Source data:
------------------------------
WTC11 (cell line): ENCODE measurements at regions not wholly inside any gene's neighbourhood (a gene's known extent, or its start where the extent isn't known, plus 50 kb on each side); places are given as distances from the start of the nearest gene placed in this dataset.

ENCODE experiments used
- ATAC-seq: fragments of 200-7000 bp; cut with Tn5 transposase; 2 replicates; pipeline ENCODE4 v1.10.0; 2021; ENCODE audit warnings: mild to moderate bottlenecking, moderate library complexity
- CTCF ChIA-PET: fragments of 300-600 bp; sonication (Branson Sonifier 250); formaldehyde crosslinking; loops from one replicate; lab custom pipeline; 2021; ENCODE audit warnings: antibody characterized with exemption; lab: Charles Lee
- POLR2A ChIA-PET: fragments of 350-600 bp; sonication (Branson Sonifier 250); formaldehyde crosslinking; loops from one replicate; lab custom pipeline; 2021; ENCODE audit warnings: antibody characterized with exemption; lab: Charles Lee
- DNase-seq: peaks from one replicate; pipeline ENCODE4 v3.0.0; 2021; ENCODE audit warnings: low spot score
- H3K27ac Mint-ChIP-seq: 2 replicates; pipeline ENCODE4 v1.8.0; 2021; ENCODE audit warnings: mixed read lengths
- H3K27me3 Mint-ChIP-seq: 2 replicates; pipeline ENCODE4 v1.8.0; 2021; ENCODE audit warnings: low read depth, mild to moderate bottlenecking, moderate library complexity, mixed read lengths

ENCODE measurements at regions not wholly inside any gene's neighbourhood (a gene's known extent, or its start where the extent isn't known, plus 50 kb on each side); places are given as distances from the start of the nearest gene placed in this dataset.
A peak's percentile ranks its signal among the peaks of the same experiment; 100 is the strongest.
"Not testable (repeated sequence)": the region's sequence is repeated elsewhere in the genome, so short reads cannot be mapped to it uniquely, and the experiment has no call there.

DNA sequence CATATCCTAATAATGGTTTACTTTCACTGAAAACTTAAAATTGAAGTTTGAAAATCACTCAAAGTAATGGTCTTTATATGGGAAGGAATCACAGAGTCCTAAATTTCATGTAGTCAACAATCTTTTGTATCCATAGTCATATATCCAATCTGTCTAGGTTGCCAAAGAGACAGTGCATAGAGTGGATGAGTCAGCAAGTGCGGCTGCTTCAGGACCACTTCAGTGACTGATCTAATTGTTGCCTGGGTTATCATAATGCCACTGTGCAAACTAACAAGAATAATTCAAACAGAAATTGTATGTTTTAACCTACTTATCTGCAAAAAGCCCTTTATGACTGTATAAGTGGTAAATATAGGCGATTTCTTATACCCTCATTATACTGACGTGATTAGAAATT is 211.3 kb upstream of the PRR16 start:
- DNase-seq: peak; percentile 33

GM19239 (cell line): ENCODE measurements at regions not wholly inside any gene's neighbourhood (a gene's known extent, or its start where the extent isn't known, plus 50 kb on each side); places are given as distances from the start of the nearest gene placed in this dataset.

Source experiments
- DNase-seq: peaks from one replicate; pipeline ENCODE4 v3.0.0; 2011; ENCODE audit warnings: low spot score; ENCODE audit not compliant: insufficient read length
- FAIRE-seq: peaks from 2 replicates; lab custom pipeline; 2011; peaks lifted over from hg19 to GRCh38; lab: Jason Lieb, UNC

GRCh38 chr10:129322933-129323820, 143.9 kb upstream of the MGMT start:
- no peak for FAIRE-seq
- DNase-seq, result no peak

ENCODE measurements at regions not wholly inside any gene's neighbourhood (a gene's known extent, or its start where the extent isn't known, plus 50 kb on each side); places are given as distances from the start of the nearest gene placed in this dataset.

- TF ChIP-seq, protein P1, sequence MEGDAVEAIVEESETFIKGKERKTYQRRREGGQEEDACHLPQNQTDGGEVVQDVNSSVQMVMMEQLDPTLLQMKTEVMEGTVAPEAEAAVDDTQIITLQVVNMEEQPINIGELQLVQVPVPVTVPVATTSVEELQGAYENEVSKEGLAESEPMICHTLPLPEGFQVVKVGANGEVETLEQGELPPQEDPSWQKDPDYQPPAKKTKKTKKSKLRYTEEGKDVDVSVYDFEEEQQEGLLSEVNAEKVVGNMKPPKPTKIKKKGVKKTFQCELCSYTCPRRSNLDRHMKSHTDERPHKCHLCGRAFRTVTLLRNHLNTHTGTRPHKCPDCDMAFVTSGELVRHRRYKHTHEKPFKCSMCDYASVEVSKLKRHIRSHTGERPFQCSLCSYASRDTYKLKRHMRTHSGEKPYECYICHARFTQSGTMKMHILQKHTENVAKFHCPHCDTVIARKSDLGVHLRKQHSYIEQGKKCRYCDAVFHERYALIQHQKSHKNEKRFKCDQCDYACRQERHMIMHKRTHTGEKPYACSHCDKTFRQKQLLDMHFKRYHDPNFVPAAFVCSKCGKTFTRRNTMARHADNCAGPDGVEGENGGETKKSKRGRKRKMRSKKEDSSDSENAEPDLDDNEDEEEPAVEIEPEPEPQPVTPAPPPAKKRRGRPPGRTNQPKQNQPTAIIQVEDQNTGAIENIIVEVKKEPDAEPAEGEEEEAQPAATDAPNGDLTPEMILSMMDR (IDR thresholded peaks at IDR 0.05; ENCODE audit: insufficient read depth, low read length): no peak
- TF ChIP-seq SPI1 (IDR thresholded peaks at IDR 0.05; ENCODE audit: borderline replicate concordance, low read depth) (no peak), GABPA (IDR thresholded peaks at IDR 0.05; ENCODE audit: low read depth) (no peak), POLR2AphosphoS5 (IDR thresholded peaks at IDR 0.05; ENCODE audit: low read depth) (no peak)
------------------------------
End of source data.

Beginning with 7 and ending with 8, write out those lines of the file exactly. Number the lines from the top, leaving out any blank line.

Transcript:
- H3K27ac Mint-ChIP-seq: 2 replicates; pipeline ENCODE4 v1.8.0; 2021; ENCODE audit warnings: mixed read lengths
- H3K27me3 Mint-ChIP-seq: 2 replicates; pipeline ENCODE4 v1.8.0; 2021; ENCODE audit warnings: low read depth, mild to moderate bottlenecking, moderate library complexity, mixed read lengths